Directors often borrow from their companies and this incurs a temporary tax charge.
The rate of tax charged on loans to participators and other arrangements (currently 25%) is being specifically linked to the dividend upper rate, which will be 32.5% from 6 April 2016.
Section 455 CTA 2010 liabilities must be included in a company’s CT600 tax return. The S455 tax forms part of the calculation of tax payable by the company under Paragraph 8 Schedule 18 FA 1998.
A claim to relief under Section 458 is a claim for relief against the original tax charge for the AP in which the loan was made. The time limit for the claim is four years from the end of the financial year in which the loan is repaid, released or written off. COM53120
You must use form L2P to enable a close company which has paid tax on a loan to a participator to reclaim that tax once the loan has been repaid, released or written off.
Connected party loans are a problem area especially if the loan is impaired (ie the borrower may not be able to repay the debt)
Individual Loans written-off
If an individual makes a loan to a company and this is subsequently written-off, the company will have a non-trading loan relationship credit equal to the amount written off.
If the loan was made to an unquoted trading company, the individual will crystalise a capital loss equal to the amount of the loan written off. This will be available to set off against capital gains arising in the year of write-off or in subsequent years.ACCA
The situation, however, becomes more complicated where the parties are connected. The general rule is that where the debtor and creditor in a loan relationship are connected in any part of an accounting period and the whole or part of a loan is written off, then this is effectively a ‘tax nothing’, ie the creditor company cannot claim relief for the amount of the loan written off and the debtor company does not incur a taxable loan relationship credit.
There is, however, an exception to the above when the creditor company is in insolvent liquidation; a creditor company may claim an impairment loss in these circumstances.
Loans swapped for Shares
Often Loans are swapped for equity and then subsequently a claim for negligible value is made.
A negligible value claim enables you to set a capital loss against your income (or against other capital gains if you have them) for earlier years and claim a tax refund.
Many negligible value claims are made by shareholder directors whose company has failed. Their claim is to offset the loss on the shares in their company against their directors’ wages for earlier tax years.
When a taxpayer owns shares which become of negligible value the taxpayer may make a claim under s24 TCGA 1992, resulting in a deemed disposal and reacquisition, which crystallises a capital loss.
Accounting standards require companies to assess their assets at the end of each period to ascertain whether there is objective evidence that particular assets are impaired. So if a loan can’t be repaid it would be impaired and may require a provision for bad or doubtful debts at the year-end which may well lead to the eventual release of the loans in question.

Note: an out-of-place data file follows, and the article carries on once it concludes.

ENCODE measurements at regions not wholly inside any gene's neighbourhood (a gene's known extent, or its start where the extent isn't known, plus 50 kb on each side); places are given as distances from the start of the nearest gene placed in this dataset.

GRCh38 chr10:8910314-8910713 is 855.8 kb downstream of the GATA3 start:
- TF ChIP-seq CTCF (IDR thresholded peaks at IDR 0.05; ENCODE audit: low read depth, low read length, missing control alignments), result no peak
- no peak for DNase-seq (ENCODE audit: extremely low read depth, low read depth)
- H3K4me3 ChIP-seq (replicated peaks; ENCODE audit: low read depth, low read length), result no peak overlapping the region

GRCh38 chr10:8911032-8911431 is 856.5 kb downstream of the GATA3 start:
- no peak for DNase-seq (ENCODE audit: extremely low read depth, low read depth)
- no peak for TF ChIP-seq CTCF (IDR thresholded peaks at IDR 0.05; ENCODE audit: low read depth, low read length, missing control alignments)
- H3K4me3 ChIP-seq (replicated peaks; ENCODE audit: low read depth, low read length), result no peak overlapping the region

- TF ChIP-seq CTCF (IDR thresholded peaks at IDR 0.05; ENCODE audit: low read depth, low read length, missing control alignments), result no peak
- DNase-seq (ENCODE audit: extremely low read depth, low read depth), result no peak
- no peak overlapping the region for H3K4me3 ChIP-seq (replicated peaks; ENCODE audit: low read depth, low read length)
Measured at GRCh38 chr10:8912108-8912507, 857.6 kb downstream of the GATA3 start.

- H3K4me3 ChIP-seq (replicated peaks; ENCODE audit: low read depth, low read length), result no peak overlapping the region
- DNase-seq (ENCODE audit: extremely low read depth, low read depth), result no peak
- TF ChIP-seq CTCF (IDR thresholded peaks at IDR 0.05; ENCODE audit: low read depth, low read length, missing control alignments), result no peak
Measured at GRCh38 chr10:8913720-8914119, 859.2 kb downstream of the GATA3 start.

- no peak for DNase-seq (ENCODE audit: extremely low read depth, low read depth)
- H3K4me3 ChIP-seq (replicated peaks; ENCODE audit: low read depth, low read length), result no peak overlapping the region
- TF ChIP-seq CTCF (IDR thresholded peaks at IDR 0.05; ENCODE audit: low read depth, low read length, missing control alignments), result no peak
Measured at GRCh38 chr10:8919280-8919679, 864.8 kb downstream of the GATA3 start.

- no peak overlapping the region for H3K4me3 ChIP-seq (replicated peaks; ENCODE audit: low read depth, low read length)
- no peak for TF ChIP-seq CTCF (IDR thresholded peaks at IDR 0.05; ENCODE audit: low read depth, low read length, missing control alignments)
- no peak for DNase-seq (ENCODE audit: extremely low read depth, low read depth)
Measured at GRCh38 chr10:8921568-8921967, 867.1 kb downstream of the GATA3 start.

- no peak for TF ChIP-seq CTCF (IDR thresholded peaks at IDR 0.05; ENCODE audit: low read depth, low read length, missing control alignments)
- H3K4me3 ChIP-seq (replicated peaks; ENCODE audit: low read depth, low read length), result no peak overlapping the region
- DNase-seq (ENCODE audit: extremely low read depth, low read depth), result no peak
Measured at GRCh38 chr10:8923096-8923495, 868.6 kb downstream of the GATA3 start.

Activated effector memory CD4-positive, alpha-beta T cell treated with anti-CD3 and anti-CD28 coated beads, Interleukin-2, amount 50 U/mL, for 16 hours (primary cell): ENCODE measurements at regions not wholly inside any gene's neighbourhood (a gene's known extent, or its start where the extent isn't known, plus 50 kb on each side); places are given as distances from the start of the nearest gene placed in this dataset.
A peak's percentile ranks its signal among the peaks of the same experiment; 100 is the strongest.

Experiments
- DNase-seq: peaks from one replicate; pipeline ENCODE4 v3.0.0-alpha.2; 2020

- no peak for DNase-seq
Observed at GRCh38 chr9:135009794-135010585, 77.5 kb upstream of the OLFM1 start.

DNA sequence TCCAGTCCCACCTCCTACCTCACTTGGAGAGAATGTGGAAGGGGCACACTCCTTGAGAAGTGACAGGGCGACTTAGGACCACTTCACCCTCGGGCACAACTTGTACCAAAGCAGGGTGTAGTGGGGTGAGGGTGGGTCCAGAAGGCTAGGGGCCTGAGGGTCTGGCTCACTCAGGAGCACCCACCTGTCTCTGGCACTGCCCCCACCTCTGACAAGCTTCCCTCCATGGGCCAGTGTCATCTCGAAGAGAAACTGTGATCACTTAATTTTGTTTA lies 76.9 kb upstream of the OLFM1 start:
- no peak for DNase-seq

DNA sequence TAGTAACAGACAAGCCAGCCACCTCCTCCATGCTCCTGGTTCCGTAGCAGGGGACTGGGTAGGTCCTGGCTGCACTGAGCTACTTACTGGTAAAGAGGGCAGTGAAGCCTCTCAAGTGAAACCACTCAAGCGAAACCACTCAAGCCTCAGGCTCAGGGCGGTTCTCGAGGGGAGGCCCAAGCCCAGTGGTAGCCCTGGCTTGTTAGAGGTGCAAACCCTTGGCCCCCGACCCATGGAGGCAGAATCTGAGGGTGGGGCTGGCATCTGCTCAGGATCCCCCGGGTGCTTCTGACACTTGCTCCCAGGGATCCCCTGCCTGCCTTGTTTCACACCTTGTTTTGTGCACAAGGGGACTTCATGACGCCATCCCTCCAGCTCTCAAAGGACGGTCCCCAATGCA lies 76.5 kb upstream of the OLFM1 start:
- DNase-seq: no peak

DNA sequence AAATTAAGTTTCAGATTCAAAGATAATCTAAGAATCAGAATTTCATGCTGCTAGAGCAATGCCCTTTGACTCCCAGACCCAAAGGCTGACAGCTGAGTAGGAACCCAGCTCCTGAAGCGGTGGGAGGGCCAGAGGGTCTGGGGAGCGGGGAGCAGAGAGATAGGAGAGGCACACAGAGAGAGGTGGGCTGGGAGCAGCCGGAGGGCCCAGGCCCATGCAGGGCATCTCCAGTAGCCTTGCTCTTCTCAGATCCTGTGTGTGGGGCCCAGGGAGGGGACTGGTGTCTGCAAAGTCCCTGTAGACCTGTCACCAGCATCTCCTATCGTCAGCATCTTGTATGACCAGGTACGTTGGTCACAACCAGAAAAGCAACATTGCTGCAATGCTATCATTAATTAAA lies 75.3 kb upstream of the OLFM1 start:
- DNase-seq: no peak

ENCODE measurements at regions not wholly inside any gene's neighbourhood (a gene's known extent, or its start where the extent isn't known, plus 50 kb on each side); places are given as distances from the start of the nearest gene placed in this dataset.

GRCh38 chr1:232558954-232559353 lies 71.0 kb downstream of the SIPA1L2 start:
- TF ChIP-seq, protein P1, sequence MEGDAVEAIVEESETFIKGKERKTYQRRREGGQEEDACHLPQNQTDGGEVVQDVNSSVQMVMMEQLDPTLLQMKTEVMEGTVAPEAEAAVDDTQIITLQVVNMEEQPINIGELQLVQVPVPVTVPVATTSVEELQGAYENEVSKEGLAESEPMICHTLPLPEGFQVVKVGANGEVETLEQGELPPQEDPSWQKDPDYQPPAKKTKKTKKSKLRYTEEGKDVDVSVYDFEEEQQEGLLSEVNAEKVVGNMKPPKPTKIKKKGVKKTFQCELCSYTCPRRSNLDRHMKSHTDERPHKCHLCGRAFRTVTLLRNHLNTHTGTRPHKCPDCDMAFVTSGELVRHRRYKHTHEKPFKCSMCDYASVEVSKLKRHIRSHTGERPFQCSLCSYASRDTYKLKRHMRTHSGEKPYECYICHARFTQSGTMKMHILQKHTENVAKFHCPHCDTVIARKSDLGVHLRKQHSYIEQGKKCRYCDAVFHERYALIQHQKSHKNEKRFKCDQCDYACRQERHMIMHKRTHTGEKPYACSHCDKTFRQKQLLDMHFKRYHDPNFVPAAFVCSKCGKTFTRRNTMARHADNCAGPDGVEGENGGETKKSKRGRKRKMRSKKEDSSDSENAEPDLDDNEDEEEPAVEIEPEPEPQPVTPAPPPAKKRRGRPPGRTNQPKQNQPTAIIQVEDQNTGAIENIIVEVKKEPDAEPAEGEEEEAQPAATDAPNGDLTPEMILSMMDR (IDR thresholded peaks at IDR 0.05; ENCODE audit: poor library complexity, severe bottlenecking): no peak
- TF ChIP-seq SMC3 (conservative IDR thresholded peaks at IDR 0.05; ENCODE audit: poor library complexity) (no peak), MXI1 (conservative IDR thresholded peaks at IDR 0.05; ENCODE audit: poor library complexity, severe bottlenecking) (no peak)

The problem is that for connected businesses this can create a double whammy on tax! tax relief is denied in respect of the debit to the creditor company’s profit and loss account. The credit recognised in the debtor company’s accounts can be taxable.
Where the creditor and debtor are connected companies, the connected party rules will apply to the release. This means that the release debit in the creditor’s accounts will not be allowable, because of CTA09/S354. Similarly, the credit in the debtor company’s accounts will not be taxable, since CTA09/S358 applies, unless the release is a ‘deemed release’ as defined in CTA09/S358(3) (CFM35440) or a ‘release of relevant rights’ under CTA09/S358(4) (CFM35510).
Since the release is, for both parties, dealt with under loan relationships, the priority rule in CTA09/S464 means that the creditor’s loss cannot be claimed, nor the debtor’s profit taxed, under the normal provisions for trading income. Nor can the credit in the debtor’s accounts be taxed under CTA09/S94 (debts incurred and later released).
Trade debts or loans between companies within a group may not uncommonly be released when either the debtor or the creditor company (or both) is dormant, as part of a ‘tidying-up’ exercise to enable dormant companies to be struck off. If this is all that happens, HMRC would take the view that the recording of an accounts profit – which is not taxed – in a dormant debtor company does not result in that company starting to carry on a business, and therefore does not start an accounting period under CTA09/S9. HMRC CFM41070
Two companies are connected for an accounting period if one controls the other or both are under the control of the same person (s 466) and companies are connected for the whole of their respective accounting periods if the control test is met at any time during those periods.